“THE MACHINE” (Tribeca Movie Review)
Some films just look cool. Caradog James’ future-set cold war tale THE MACHINE is massively so. From an aesthetic standpoint it is slickly designed and beautiful on what’s surely a modest budget. Temperature-wise, it exists in a seeming eternally harsh space of overcast skies, nighttime and enormous, often barely-holding up warehouses and labs. Star Caity Lotz is fluid and incredible in her movement. But what’s truly coolest is the ensuing warm, radical spirit that reveals itself throughout it all.
A future UK is deadlocked in cold war with China as the two await action from either side. Underground, Vincent (Toby Stephens) works on tech for the Ministry of Defence. Tasked with creating a next-level war machine, his process has already invented implants used to help restore wounded veterans with brain damage to some semblance of living. Rendered mute, they are utilized as guards and combat machines (defined by their lack of speech and head implant scars, they are mind controlled). It is ultimately a sad existence for them and tragic one for their doctor. In what feels like a damning parallel to some of our world’s own, current priorities, Vincent is weapons manufacturer by day, but the real goal (and one he must hide) of his research is to help his ill daughter.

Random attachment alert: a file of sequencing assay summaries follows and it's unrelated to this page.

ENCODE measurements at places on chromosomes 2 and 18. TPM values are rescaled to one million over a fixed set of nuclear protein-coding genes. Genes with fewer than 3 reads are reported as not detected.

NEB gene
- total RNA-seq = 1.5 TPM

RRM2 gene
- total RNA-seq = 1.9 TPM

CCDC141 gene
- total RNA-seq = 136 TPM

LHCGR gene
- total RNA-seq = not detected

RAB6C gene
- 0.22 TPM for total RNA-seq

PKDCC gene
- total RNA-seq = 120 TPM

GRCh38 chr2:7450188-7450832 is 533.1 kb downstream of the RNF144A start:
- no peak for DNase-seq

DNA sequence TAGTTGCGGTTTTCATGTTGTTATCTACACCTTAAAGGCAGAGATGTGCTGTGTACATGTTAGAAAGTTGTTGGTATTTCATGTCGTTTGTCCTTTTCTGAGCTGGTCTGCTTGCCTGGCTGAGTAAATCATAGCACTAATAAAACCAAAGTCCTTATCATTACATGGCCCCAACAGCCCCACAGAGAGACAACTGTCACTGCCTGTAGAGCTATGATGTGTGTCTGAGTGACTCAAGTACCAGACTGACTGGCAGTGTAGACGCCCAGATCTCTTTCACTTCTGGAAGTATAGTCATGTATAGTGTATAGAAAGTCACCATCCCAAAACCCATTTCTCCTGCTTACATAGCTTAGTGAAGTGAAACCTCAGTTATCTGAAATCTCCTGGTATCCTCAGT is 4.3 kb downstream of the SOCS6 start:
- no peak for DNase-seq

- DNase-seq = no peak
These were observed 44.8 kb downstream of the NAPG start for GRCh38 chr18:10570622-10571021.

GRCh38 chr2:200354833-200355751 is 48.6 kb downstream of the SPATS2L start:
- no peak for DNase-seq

Searching for a breakthrough in the consciousness of machines, he finds the possibility in the work of Ava (Caity Lotz, THE PACT). At first it is the products of her mind. Then it is her mind. Copied brain patterns applied to their advanced work together allow Ava to live on following an assassination. Similar to the manner in which Alan Moore’s revamped Swamp Thing was no longer a transformed man, but nature given life by the brilliance of one, Ava is applied to what becomes the titular The Machine.
Machine is both miraculous and a real danger, holding worlds of potential and awe captured beautifully and often in a wondrous, composed manner by James. Of course, a tug begins between Vincent and his shadowy war-mongering boss Thomson over its best use. Vibrant, inquisitive and embracing as Machine, Caity Lotz makes it clear that best use is peaceful progress. While a certain level of influence hangs over THE MACHINE (dig that Carpenter-esque score. No seriously, it’s awesome), it still does feel truly unexpected at moments. This film and writer/director James aren’t afraid of where technology can take us. There’s brief discussion of a potential Skynet-like takeover, but it is the worry of Thomson, someone who only thinks and deals in violence. This, instead, feels a pro-science, anti-war fable.
Violence does become necessary, though. The prologue is a bloody, brutal affair that sets the stage for James’ keen eye. An early shot feels vital to the rest of the film as Vincent must sort through a mess of blood to work a tablet-like touch screen—to engage and create something helpful and brilliant out of war. The late-stage action however is where the films threatens to—and does—brush right up against the limitations of its budget. Which is okay, considering a bit of less impacting and digital gunfire can be forgiven in the name of THE MACHINE’s atmosphere, great prosthetics, VFX designs and lack of clichéd fear in the oncoming of new technology.